Typical to federal law, the ECL gives little guidance for implementation, a necessary characteristic for the law to have been passed. Development of specific measures is left to agencies of the central and local governments. Putting the responsibility for implementation into these hands allows local economic and environmental conditions to be better accounted for. The Ministry of Construction (MOC) is the responsible central agency for building construction and codes.

Provisions that affect the energy users relating to residential energy consumption include keeping and submitting statistics on energy consumption, displaying energy conservation product specification labels, developing energy conservation plans, implementation of energy efficiency measures in institutions and schools, and complying with building design, construction, and decoration standards. The State Bureau of Statistics is responsible for statistical gathering and reporting at the national level.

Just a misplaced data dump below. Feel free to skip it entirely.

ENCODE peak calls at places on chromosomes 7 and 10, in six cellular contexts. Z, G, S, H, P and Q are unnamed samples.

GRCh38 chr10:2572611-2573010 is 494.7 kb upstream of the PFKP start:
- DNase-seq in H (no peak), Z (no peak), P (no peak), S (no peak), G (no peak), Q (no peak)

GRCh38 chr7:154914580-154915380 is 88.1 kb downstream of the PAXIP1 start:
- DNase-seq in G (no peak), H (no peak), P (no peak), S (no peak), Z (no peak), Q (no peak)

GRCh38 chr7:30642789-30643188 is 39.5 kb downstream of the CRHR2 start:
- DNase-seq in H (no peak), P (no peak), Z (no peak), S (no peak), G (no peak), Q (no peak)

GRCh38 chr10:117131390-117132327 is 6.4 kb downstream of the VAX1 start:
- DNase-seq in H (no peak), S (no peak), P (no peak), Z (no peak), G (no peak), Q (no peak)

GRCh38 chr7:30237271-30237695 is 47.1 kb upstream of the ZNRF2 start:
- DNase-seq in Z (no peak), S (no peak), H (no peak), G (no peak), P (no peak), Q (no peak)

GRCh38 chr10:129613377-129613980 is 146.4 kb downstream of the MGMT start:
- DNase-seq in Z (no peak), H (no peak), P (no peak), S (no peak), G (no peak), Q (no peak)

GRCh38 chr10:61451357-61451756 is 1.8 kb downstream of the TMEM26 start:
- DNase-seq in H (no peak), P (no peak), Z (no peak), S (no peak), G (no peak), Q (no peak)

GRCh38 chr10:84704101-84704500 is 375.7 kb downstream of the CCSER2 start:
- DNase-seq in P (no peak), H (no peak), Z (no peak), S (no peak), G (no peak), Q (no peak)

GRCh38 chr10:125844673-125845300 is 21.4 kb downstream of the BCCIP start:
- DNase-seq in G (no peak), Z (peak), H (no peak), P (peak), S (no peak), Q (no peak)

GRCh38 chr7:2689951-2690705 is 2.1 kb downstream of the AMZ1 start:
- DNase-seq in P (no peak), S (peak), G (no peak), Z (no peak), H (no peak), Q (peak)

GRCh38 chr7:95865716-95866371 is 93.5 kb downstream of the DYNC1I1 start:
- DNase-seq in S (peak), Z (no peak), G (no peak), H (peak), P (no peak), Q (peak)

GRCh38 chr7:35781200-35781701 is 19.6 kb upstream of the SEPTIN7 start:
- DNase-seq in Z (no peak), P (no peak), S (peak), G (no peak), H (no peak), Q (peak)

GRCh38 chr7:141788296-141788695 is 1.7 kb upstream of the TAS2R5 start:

Provisions for technical innovation relating to residential energy consumption include the development of improved thermal and insulating performance in buildings (heating, cooling, and lighting), promotion of energy efficient lighting, and encouraging research institutions, universities, enterprises, and individuals to promote energy efficiency projects. The ECL and all three provinces studied included provisions for the improved building performance; a promising sign only if some enforcement mechanism is in place. The Zhejiang regulations for technical innovation specifically state that the Departments of Construction (above county level) shall adopt measures to encourage new technologies, processes, equipment and materials and promote energy efficient buildings and organize demonstration projects for this purpose (22).